What Is Microeconomics?
Microeconomics is the social science that studies the implications of incentives and decisions, specifically about how those affect the utilization and distribution of resources. Microeconomics describes the pricing of products and money, causes of different prices to different people, how can provide more or less benefit to producers, consumers and others, and how individuals best coordinate and cooperate. Generally speaking, microeconomics provides a more complete and detailed understanding than macroeconomics.
What is Microeconomics?
- Microeconomics studies the decisions of individuals and firms to allocate resources of production, exchange, and consumption.
- Microeconomics deals with prices and production in single markets and the interaction between different markets but leaves the study of economy-wide aggregates to macroeconomics.
- Microeconomists formulate mathematical models based on samples of behavior and test the models against real-world observations.
Microeconomics is the study of what is likely to happen (tendencies) when individuals make choices in response to changes in incentives, prices, resources, and/or methods of production. Individual actors are often grouped into microeconomic subgroups, such as buyers, sellers, and business owners. These groups create the supply and demand for resources, using money and interest rates as a pricing mechanism for coordination.
The Uses of Microeconomics
As a purely normative science, microeconomics does not try to explain what should happen in a market. Instead, microeconomics only explains what to expect if certain conditions change. If a manufacturer raises the prices of cars, microeconomics says consumers will tend to buy fewer than before. If a major copper mine collapses in South America, the price of copper will tend to increase, because supply is restricted. Microeconomics could help an investor see why Apple Inc. stock prices might fall if consumers buy fewer iPhones. Microeconomics could also explain why a higher minimum wage might force The Wendy's Company to hire fewer workers.
Method of Microeconomics
Microeconomic study historically has been performed according to general equilibrium theory, developed by Léon Walras in Elements of Pure Economics (1874) and partial equilibrium theory, introduced by Alfred Marshall in Principles of Economics (1890). The Marshallian and Walrasian methods fall under the larger umbrella of neoclassical microeconomics. Neoclassical economics focuses on how consumers and producers make rational choices to maximize their economic well being, subject to the constraints of how much income and resources they have available. Neoclassical economists make simplifying assumptions about markets—such as perfect knowledge, infinite numbers of buyers and sellers, homogeneous goods, or static variable relationships—in order to construct mathematical models of economic behavior.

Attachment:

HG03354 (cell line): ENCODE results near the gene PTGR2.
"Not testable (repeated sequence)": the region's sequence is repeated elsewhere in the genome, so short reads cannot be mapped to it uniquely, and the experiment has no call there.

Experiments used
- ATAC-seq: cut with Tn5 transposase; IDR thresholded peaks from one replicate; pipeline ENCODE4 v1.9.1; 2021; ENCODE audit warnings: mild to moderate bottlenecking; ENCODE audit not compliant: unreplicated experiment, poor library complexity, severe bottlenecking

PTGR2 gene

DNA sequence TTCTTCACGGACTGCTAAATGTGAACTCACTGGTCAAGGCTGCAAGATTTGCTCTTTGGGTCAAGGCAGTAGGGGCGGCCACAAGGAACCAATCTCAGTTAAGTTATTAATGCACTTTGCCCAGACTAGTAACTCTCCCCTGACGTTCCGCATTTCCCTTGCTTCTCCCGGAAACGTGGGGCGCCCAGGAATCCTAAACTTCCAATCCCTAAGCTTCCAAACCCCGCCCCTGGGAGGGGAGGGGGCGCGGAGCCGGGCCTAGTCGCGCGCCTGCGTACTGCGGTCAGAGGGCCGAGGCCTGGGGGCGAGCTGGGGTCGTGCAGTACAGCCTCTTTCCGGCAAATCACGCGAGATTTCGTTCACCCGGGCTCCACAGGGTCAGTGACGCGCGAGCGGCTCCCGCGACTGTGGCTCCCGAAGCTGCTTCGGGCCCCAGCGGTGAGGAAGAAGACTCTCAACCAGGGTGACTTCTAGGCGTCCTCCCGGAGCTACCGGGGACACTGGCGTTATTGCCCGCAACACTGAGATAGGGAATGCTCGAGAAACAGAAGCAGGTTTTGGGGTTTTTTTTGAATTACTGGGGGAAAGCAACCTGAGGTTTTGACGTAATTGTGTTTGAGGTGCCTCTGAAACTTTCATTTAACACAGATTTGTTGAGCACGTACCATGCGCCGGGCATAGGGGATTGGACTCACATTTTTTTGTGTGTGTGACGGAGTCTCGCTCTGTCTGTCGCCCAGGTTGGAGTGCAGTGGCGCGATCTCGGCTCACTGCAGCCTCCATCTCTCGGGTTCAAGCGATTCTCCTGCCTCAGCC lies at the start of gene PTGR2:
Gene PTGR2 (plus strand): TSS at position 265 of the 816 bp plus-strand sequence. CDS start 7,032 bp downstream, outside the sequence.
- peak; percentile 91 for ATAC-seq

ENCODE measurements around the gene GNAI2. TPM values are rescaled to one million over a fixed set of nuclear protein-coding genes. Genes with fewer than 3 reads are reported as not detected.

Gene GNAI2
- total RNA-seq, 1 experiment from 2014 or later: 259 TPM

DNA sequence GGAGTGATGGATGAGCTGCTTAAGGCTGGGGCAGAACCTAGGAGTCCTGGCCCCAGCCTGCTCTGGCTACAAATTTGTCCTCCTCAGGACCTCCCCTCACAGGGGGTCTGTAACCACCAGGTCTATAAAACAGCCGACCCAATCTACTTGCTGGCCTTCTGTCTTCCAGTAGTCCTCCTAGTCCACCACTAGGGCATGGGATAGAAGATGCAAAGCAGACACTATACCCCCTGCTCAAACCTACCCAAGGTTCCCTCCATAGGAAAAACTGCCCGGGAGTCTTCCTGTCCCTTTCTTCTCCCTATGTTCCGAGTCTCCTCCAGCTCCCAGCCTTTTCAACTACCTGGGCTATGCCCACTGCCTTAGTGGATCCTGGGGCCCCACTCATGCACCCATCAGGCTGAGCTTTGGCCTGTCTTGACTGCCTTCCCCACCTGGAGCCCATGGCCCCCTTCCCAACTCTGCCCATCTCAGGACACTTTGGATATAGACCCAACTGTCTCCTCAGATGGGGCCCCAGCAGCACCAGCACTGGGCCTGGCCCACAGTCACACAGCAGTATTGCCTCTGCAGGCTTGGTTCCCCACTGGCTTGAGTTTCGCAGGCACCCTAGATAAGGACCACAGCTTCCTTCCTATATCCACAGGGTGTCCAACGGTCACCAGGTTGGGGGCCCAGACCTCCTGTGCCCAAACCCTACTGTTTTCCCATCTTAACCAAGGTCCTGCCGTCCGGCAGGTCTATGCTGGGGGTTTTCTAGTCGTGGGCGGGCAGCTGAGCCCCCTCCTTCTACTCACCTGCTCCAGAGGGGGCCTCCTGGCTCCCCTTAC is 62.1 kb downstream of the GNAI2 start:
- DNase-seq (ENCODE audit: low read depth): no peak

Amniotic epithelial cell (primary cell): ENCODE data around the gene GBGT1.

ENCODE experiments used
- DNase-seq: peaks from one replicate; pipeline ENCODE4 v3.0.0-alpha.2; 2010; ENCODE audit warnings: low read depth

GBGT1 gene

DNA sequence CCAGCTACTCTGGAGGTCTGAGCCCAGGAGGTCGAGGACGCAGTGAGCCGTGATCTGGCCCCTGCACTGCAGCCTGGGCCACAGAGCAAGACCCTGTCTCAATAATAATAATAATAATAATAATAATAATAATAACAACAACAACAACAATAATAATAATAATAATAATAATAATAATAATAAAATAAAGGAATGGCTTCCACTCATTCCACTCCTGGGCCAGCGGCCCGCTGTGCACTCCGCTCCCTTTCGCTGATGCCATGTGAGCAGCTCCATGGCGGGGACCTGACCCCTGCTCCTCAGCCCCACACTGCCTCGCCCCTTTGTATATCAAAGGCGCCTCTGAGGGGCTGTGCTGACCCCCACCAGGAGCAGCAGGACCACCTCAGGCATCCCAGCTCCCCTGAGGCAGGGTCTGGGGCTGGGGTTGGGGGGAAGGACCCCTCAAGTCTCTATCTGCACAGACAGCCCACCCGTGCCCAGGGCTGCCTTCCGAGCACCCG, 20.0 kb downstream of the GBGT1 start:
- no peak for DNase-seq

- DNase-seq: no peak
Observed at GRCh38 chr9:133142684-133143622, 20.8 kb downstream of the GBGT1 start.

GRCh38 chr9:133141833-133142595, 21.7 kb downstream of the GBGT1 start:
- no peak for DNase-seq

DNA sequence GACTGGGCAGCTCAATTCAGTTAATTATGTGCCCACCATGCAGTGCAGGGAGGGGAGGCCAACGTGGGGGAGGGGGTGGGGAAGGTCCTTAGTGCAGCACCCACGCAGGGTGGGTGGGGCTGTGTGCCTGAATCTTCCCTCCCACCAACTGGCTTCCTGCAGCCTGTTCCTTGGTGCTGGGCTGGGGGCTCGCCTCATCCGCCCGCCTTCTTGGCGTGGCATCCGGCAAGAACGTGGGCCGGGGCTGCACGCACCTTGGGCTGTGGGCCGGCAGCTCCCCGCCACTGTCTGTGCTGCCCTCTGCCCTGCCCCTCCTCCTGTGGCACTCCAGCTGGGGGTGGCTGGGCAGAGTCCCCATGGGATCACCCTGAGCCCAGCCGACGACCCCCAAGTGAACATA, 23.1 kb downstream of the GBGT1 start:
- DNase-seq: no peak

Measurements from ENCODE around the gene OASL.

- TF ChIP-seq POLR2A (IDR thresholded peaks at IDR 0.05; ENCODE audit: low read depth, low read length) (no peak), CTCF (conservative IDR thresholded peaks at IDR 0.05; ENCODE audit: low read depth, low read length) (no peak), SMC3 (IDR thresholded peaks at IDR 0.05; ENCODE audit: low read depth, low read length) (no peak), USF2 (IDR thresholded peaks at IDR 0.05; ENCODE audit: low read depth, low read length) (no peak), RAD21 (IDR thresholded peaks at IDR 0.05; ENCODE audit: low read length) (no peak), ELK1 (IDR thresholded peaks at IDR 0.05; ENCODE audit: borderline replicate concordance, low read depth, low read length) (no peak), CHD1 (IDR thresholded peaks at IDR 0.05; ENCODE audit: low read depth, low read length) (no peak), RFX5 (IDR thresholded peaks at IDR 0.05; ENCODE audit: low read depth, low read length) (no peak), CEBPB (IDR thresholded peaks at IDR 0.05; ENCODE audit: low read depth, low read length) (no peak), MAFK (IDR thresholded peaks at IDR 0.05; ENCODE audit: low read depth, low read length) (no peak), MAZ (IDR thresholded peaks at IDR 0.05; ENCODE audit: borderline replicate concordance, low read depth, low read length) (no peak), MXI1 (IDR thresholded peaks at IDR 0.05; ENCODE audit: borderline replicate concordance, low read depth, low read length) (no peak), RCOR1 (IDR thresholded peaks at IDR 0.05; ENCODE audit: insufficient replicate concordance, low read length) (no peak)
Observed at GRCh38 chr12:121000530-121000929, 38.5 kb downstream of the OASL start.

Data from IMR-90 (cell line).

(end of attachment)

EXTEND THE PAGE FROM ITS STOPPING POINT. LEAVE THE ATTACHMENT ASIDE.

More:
These methods attempt to represent human behavior in functional mathematical language, which allows economists to develop mathematically testable models of individual markets. Neoclassicals believe in constructing measurable hypotheses about economic events, then using empirical evidence to see which hypotheses work best. In this way, they follow in the “logical positivism” or “logical empiricism” branch of philosophy. Microeconomics applies a range of research methods, depending on the question being studied and the behaviors involved.
Basic Concepts of Microeconomics
The study of microeconomics involves several key concepts, including (but not limited to):
- Incentives and behaviors: How people, as individuals or in firms, react to the situations with which they are confronted.
- Utility theory: Consumers will choose to purchase and consume a combination of goods that will maximize their happiness or “utility,” subject to the constraint of how much income they have available to spend.
- Production theory: This is the study of production—or the process of converting inputs into outputs. Producers seek to choose the combination of inputs and methods of combining them that will minimize cost in order to maximize their profits.
- Price theory: Utility and production theory interact to produce the theory of supply and demand, which determine prices in a competitive market. In a perfectly competitive market, it concludes that the price demanded by consumers is the same supplied by producers. That results in economic equilibrium.